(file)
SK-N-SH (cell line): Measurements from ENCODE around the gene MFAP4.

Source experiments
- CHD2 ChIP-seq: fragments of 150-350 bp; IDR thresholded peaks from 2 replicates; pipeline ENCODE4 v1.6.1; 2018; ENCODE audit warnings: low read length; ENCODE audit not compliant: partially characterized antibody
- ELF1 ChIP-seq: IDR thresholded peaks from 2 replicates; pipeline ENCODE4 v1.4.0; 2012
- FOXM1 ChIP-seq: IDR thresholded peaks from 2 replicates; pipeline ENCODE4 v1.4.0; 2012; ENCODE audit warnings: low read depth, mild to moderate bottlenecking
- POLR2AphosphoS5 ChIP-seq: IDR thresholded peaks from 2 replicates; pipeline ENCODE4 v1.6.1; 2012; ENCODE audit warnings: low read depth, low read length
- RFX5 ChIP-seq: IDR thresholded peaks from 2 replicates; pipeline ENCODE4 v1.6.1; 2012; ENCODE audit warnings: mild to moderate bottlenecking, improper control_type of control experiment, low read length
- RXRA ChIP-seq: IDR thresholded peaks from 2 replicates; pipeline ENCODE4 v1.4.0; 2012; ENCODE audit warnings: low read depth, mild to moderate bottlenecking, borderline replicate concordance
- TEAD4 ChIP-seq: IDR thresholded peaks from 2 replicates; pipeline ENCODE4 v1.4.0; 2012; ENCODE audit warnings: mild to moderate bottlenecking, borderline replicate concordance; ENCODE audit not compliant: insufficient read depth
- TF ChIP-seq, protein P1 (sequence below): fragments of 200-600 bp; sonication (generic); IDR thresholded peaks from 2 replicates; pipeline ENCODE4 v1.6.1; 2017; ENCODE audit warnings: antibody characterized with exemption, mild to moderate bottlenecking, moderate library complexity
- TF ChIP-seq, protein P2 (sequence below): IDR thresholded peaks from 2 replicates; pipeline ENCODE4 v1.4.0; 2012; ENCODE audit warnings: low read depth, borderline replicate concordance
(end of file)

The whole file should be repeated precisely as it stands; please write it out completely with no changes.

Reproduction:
SK-N-SH (cell line): Measurements from ENCODE around the gene MFAP4.

Source experiments
- CHD2 ChIP-seq: fragments of 150-350 bp; IDR thresholded peaks from 2 replicates; pipeline ENCODE4 v1.6.1; 2018; ENCODE audit warnings: low read length; ENCODE audit not compliant: partially characterized antibody
- ELF1 ChIP-seq: IDR thresholded peaks from 2 replicates; pipeline ENCODE4 v1.4.0; 2012
- FOXM1 ChIP-seq: IDR thresholded peaks from 2 replicates; pipeline ENCODE4 v1.4.0; 2012; ENCODE audit warnings: low read depth, mild to moderate bottlenecking
- POLR2AphosphoS5 ChIP-seq: IDR thresholded peaks from 2 replicates; pipeline ENCODE4 v1.6.1; 2012; ENCODE audit warnings: low read depth, low read length
- RFX5 ChIP-seq: IDR thresholded peaks from 2 replicates; pipeline ENCODE4 v1.6.1; 2012; ENCODE audit warnings: mild to moderate bottlenecking, improper control_type of control experiment, low read length
- RXRA ChIP-seq: IDR thresholded peaks from 2 replicates; pipeline ENCODE4 v1.4.0; 2012; ENCODE audit warnings: low read depth, mild to moderate bottlenecking, borderline replicate concordance
- TEAD4 ChIP-seq: IDR thresholded peaks from 2 replicates; pipeline ENCODE4 v1.4.0; 2012; ENCODE audit warnings: mild to moderate bottlenecking, borderline replicate concordance; ENCODE audit not compliant: insufficient read depth
- TF ChIP-seq, protein P1 (sequence below): fragments of 200-600 bp; sonication (generic); IDR thresholded peaks from 2 replicates; pipeline ENCODE4 v1.6.1; 2017; ENCODE audit warnings: antibody characterized with exemption, mild to moderate bottlenecking, moderate library complexity
- TF ChIP-seq, protein P2 (sequence below): IDR thresholded peaks from 2 replicates; pipeline ENCODE4 v1.4.0; 2012; ENCODE audit warnings: low read depth, borderline replicate concordance